The Master’s Lessons

By Pamela Lewis

A Reading from the Gospel of Mark 9:30-41

30 They went on from there and passed through Galilee. He did not want anyone to know it; 31 for he was teaching his disciples, saying to them, “The Son of Man is to be betrayed into human hands, and they will kill him, and three days after being killed, he will rise again.” 32 But they did not understand what he was saying and were afraid to ask him.

33 Then they came to Capernaum; and when he was in the house he asked them, “What were you arguing about on the way?” 34 But they were silent, for on the way they had argued with one another who was the greatest. 35 He sat down, called the twelve, and said to them, “Whoever wants to be first must be last of all and servant of all.” 36 Then he took a little child and put it among them; and taking it in his arms, he said to them, 37 “Whoever welcomes one such child in my name welcomes me, and whoever welcomes me welcomes not me but the one who sent me.”

38 John said to him, “Teacher, we saw someone casting out demons in your name, and we tried to stop him, because he was not following us.” 39 But Jesus said, “Do not stop him; for no one who does a deed of power in my name will be able soon afterward to speak evil of me. 40 Whoever is not against us is for us. 41 For truly I tell you, whoever gives you a cup of water to drink because you bear the name of Christ will by no means lose the reward.”


Having occupied both sides of the desk, I know what it is like to be a student and a teacher. Both are hard. Learning takes time, and it requires putting other pursuits aside in order to focus on acquiring or imparting knowledge. The teacher must also carefully prepare lessons in order to provide in-depth training to her students. At times, Jesus needed to limit his public ministry to teach and equip his disciples to carry on when he would no longer be with them.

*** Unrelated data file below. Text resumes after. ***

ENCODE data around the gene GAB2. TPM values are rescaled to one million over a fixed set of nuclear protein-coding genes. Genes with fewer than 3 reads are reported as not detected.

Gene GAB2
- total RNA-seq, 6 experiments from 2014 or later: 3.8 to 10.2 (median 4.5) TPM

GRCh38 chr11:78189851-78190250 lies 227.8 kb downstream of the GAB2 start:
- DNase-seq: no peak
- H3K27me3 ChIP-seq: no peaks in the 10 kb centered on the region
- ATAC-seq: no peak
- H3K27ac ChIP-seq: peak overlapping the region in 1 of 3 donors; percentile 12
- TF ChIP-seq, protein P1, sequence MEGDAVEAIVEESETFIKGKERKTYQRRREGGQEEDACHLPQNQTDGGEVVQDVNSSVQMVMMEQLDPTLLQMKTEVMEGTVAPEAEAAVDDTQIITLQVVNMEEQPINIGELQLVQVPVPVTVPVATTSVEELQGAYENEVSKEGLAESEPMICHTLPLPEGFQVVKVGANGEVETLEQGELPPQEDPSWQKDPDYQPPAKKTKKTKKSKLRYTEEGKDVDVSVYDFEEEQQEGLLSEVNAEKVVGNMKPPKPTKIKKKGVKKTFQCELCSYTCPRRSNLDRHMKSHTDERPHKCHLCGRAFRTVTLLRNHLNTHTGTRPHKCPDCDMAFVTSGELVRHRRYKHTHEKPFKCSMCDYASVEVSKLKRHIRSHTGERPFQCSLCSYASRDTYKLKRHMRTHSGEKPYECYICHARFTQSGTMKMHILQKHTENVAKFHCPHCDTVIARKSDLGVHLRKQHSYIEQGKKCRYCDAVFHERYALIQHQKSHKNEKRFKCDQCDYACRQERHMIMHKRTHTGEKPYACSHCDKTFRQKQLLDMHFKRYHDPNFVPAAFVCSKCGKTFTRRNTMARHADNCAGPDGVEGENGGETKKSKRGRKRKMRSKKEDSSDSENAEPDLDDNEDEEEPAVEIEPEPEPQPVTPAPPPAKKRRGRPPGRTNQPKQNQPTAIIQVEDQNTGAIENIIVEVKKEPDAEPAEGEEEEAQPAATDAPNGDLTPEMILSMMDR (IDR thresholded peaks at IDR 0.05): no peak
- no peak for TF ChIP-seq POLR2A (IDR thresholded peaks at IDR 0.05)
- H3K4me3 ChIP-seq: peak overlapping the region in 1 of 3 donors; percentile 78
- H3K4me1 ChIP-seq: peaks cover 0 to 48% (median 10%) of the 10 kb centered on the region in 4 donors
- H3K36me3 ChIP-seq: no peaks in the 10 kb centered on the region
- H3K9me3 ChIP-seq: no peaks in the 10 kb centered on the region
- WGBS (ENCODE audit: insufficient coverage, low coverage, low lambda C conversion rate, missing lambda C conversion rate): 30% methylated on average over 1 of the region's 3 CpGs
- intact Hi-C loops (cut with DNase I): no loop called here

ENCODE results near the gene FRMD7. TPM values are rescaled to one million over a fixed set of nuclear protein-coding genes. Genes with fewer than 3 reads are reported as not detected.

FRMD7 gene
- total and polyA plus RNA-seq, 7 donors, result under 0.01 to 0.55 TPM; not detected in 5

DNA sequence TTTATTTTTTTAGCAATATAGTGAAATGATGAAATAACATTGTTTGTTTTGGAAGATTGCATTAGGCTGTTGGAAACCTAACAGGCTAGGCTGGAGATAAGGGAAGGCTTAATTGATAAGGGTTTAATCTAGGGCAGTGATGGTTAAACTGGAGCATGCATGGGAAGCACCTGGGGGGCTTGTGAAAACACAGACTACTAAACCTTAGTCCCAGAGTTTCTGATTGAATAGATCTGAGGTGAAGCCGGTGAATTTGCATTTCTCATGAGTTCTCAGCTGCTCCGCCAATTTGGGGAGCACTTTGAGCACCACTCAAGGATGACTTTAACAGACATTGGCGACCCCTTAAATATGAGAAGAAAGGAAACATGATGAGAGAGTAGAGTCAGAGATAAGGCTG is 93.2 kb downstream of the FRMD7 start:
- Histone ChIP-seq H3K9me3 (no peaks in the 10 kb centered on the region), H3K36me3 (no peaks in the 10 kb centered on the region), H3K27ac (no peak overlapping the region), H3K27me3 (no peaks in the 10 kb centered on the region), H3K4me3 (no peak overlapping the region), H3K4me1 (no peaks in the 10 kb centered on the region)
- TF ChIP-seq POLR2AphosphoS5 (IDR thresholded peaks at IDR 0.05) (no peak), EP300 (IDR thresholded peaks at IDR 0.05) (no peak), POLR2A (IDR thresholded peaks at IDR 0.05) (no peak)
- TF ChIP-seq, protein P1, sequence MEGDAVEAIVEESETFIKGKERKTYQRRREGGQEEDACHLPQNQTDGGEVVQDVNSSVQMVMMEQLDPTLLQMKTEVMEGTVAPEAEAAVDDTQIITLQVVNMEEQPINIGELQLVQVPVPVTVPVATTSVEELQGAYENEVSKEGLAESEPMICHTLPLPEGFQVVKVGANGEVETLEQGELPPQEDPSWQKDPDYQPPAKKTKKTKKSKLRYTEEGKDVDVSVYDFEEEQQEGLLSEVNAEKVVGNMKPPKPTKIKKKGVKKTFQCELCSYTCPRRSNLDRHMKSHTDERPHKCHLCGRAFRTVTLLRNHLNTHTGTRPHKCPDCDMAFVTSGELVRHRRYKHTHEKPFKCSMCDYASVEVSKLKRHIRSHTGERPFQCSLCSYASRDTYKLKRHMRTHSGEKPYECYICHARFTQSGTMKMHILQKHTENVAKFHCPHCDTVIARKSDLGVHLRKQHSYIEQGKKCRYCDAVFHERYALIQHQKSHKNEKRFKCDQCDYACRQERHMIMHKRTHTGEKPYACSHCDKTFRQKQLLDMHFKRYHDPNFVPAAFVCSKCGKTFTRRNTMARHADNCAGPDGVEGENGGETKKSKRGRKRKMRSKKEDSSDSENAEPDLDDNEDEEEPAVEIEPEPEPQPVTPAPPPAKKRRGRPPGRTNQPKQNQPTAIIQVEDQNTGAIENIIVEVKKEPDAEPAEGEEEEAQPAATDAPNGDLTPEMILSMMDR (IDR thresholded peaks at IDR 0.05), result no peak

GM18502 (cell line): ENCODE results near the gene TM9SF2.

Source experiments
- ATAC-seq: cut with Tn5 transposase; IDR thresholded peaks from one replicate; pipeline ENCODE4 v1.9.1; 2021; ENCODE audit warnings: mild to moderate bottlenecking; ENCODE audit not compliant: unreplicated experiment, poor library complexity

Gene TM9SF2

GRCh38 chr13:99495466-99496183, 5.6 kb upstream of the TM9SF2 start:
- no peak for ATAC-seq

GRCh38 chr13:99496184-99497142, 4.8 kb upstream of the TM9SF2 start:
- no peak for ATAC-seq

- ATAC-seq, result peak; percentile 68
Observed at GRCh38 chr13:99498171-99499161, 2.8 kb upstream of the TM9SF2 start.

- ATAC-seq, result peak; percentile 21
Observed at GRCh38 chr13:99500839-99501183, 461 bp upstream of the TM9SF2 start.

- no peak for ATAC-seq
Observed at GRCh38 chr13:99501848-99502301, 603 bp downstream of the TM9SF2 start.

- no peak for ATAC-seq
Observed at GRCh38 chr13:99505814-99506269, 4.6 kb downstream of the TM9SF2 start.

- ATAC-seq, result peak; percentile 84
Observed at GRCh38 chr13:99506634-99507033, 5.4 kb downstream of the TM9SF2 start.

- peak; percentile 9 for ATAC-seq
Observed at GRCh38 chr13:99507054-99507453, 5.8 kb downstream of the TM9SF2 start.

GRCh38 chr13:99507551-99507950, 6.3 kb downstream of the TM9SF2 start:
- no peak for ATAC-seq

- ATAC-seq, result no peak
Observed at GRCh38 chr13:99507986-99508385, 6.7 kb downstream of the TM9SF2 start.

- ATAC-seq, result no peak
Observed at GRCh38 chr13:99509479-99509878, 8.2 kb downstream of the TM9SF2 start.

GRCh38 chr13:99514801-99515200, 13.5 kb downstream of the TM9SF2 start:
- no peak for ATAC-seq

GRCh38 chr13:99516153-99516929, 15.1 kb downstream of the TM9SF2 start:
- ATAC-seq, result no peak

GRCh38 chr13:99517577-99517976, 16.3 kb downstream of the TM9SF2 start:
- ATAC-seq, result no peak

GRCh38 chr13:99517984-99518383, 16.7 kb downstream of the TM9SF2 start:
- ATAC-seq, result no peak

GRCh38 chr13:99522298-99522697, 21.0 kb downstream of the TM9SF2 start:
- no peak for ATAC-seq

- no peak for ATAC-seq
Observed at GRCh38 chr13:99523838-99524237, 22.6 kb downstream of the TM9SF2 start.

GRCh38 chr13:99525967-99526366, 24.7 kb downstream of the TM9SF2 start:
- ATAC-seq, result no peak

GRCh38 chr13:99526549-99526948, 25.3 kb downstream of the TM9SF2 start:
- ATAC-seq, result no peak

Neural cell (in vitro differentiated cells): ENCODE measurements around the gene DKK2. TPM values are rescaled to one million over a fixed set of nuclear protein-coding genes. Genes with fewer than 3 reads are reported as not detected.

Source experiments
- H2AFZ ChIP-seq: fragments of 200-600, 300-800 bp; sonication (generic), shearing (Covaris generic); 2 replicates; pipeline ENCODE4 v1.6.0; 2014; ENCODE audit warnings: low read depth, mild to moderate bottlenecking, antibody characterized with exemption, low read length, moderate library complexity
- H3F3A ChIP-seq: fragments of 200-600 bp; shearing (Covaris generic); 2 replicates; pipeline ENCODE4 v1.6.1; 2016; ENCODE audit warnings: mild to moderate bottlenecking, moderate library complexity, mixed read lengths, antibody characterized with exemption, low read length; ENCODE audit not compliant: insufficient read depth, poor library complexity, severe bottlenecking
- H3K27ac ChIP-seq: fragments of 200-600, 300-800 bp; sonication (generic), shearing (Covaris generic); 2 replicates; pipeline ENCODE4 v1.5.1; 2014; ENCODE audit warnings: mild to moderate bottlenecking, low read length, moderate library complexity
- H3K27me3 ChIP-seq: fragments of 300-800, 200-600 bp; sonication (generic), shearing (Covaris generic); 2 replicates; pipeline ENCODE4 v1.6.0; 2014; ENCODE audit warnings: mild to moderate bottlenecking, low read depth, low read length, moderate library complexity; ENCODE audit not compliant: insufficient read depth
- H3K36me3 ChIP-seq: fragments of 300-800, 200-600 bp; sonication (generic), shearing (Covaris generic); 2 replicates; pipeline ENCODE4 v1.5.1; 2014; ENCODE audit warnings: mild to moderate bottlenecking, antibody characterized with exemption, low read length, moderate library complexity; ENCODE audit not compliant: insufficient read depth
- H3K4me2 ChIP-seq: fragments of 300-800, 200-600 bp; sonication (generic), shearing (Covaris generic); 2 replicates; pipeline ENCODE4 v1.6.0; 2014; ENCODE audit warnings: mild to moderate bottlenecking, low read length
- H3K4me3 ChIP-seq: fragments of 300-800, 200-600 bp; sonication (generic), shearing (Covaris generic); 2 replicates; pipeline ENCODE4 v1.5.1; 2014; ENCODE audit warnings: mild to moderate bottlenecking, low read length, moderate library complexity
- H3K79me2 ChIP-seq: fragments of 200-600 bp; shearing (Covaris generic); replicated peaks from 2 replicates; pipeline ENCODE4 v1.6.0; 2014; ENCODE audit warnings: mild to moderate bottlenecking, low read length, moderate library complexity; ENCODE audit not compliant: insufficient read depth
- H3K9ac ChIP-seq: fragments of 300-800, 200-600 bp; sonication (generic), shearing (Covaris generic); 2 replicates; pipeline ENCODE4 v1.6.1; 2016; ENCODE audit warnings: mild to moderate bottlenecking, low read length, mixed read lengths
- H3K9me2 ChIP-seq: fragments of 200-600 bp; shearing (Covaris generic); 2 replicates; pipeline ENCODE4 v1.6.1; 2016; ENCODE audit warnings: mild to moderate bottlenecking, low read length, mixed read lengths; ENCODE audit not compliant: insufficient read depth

Not sparing his followers the hard truth about his end is part of Jesus’ teaching. But rather than question him about it and risk being scolded as they were the previous time, the disciples fall into the sin of arguing about their own ambitions. There is nothing wrong with being ambitious or hardworking; but when these qualities push aside faithfulness and service to others, problems ensue.

Jesus’ bringing a child into this scene illustrates his unique teaching approach in that he often included those who were considered as “the least” in society as being the greatest in God’s kingdom. Children, usually treated as second-class citizens and not always welcomed in adult company, are presented here as the link to Jesus and as the kingdom’s most honored citizens.

Jesus also warns of rejecting those who teach and heal in his name just because they may be different from us. It is their sharing our faith in Jesus that matters, rather than their differences. Fervent followers of Jesus are not always Christians who look like us or reflect our way of being Christian. It’s even possible (only God knows) that some who don’t even call themselves Christians may be some of his most faithful.

Pamela A. Lewis taught French for 30 years before retirement. A lifelong resident of Queens, N.Y., she attends Saint Thomas Church Fifth Avenue, and serves on various lay ministries. She writes for The Episcopal New YorkerEpiscopal Journal, and The Living Church.

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Today we pray for:

Zabriskie Memorial Church of St. John the Evangelist
The Diocese of Kontagora – The Church of Nigeria (Anglican Communion)


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